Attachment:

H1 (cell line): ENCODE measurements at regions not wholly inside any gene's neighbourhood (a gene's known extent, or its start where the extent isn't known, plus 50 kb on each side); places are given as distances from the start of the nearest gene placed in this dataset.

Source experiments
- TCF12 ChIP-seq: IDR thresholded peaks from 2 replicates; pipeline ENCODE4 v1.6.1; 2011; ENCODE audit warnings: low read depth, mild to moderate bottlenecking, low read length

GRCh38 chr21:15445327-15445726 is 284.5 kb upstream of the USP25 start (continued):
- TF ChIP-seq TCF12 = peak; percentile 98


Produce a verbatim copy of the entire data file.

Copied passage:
H1 (cell line): ENCODE measurements at regions not wholly inside any gene's neighbourhood (a gene's known extent, or its start where the extent isn't known, plus 50 kb on each side); places are given as distances from the start of the nearest gene placed in this dataset.

Source experiments
- TCF12 ChIP-seq: IDR thresholded peaks from 2 replicates; pipeline ENCODE4 v1.6.1; 2011; ENCODE audit warnings: low read depth, mild to moderate bottlenecking, low read length

GRCh38 chr21:15445327-15445726 is 284.5 kb upstream of the USP25 start (continued):
- TF ChIP-seq TCF12 = peak; percentile 98